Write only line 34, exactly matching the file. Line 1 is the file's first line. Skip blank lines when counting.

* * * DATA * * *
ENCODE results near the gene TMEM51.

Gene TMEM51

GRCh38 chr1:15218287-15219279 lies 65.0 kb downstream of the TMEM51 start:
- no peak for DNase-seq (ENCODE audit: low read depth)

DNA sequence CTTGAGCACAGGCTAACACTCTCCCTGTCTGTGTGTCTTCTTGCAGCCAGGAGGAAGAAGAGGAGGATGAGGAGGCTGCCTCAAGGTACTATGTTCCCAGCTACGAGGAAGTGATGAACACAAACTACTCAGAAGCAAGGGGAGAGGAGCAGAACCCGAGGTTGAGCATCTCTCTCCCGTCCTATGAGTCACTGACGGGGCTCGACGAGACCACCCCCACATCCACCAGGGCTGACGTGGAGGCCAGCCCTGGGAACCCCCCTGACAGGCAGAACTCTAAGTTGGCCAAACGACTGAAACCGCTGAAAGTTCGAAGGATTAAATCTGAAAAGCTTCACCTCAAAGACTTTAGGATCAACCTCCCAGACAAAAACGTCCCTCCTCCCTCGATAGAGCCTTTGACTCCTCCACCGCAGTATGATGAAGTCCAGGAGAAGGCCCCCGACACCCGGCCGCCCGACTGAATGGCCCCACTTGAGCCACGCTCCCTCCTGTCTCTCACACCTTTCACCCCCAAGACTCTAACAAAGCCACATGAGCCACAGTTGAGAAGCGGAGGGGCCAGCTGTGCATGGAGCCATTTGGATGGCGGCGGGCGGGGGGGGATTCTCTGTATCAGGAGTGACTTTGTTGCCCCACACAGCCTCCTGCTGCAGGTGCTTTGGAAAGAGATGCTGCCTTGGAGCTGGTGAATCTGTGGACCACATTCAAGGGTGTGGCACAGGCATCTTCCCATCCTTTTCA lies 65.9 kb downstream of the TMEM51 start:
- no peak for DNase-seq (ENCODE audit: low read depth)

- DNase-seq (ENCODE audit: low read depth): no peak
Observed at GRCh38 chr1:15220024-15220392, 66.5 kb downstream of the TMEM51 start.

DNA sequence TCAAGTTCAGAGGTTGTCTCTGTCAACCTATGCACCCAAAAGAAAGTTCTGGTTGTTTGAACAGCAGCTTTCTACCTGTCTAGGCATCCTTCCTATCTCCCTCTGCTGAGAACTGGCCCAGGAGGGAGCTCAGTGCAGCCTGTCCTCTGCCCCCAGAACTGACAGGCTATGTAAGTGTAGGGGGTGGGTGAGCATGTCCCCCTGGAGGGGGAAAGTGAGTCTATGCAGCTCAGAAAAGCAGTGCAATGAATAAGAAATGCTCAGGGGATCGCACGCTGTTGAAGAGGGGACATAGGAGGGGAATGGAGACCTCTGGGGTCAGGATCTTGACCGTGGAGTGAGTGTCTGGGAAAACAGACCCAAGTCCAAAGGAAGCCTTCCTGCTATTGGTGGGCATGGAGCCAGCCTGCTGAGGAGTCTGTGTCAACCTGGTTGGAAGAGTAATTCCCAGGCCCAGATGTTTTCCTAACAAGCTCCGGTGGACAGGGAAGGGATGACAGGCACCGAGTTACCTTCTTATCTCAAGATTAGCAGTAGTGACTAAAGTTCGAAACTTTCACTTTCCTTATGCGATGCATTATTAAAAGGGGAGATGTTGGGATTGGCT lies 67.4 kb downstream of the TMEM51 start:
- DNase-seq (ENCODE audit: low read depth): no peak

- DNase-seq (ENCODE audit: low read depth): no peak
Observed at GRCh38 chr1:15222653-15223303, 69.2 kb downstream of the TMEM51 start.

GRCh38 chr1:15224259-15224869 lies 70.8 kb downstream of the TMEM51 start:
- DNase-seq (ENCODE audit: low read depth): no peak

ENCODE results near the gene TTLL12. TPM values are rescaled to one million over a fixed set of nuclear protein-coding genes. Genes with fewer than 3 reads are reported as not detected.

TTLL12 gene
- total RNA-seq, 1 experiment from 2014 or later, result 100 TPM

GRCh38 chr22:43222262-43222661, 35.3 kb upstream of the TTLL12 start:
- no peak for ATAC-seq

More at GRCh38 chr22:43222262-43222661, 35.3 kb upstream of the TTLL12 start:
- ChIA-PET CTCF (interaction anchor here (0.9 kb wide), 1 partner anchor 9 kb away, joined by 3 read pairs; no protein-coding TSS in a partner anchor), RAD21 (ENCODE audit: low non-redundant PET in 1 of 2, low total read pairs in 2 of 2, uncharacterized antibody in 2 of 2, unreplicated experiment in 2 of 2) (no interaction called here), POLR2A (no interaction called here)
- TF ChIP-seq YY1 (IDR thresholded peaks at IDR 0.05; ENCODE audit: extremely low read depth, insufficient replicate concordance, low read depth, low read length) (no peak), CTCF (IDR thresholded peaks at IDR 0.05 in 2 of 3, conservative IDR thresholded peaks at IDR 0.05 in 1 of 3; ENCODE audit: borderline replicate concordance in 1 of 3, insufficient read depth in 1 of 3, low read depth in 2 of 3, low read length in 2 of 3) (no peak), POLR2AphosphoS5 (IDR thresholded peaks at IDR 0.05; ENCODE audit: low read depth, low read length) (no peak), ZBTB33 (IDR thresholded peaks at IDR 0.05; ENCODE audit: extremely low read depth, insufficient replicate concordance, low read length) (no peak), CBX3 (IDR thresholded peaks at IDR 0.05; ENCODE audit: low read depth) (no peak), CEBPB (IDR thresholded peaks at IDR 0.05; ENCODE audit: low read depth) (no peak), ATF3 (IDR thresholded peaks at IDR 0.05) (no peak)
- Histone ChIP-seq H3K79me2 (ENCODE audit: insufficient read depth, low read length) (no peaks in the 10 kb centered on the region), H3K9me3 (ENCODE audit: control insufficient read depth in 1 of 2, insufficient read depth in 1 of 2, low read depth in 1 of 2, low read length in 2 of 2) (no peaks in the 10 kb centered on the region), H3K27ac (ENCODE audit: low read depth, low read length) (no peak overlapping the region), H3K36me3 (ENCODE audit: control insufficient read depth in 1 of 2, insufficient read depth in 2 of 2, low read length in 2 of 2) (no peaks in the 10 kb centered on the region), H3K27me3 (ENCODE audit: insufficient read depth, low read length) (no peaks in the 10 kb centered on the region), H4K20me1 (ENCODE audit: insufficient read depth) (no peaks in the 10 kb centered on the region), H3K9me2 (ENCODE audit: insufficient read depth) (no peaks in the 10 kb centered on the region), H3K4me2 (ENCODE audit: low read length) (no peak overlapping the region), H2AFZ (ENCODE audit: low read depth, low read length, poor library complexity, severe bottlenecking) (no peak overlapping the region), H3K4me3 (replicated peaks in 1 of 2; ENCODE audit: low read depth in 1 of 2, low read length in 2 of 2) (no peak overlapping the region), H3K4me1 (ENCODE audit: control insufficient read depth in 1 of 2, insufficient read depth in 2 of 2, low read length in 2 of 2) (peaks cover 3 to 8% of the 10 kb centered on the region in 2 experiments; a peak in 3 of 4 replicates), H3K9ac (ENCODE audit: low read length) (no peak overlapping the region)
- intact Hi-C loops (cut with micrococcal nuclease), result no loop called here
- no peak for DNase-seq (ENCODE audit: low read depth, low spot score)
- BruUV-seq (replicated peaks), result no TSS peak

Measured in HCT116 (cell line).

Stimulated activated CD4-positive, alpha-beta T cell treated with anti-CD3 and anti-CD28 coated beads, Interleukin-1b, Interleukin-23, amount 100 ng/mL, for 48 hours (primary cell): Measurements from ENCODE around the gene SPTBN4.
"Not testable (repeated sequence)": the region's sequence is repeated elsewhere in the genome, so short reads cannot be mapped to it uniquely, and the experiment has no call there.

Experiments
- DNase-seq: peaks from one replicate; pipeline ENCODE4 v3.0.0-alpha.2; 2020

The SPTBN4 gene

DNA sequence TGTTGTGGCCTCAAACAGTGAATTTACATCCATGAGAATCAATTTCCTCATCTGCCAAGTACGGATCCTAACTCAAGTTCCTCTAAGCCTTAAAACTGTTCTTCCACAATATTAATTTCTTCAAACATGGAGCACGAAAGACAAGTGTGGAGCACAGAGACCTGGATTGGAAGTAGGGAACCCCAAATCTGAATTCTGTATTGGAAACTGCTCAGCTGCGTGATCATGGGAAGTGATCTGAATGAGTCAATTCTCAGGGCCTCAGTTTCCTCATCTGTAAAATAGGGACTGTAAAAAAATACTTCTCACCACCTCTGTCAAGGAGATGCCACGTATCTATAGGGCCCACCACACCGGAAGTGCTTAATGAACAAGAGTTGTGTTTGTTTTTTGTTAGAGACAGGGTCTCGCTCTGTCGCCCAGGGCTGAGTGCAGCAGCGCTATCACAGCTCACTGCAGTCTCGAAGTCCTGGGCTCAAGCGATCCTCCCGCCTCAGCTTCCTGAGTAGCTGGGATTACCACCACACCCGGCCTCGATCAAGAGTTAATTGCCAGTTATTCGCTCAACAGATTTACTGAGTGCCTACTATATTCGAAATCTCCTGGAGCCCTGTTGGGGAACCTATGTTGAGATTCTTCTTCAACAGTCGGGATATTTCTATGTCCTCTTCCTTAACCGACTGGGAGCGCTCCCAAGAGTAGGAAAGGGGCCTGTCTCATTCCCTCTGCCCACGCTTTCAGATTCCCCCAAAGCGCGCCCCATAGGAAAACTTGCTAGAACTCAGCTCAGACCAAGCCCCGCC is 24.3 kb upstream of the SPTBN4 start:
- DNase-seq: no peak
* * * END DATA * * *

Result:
- DNase-seq: no peak